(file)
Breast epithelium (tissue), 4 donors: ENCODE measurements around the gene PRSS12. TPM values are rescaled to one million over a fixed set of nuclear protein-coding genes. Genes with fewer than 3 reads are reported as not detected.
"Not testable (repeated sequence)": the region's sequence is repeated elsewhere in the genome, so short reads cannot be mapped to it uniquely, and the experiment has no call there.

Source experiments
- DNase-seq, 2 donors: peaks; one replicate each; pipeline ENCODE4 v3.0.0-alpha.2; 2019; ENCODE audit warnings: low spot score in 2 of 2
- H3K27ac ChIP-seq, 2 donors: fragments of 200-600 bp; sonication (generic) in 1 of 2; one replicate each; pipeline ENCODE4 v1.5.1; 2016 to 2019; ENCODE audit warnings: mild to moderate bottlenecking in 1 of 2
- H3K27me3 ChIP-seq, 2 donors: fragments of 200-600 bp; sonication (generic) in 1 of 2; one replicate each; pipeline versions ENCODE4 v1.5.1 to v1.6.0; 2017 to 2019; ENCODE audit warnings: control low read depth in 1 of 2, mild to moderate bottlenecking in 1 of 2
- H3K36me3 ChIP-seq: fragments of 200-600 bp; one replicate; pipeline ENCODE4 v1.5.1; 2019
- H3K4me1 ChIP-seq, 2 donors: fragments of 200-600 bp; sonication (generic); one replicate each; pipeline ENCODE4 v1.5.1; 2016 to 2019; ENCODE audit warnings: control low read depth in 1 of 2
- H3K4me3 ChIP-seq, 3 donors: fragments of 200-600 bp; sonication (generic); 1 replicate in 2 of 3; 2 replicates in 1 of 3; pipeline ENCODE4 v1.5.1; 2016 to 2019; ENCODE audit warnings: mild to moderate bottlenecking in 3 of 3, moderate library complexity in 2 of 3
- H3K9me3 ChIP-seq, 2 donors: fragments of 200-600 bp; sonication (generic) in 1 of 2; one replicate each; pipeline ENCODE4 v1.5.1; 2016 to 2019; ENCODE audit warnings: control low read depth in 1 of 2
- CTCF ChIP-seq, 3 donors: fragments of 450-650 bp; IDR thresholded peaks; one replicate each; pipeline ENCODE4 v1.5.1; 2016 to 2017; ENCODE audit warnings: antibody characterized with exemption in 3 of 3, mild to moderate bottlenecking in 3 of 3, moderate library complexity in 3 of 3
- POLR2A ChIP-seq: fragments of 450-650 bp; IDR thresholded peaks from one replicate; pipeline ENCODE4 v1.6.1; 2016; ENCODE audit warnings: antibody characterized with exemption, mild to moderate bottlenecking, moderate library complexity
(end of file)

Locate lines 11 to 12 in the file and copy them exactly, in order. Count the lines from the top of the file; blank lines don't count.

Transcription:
- CTCF ChIP-seq, 3 donors: fragments of 450-650 bp; IDR thresholded peaks; one replicate each; pipeline ENCODE4 v1.5.1; 2016 to 2017; ENCODE audit warnings: antibody characterized with exemption in 3 of 3, mild to moderate bottlenecking in 3 of 3, moderate library complexity in 3 of 3
- POLR2A ChIP-seq: fragments of 450-650 bp; IDR thresholded peaks from one replicate; pipeline ENCODE4 v1.6.1; 2016; ENCODE audit warnings: antibody characterized with exemption, mild to moderate bottlenecking, moderate library complexity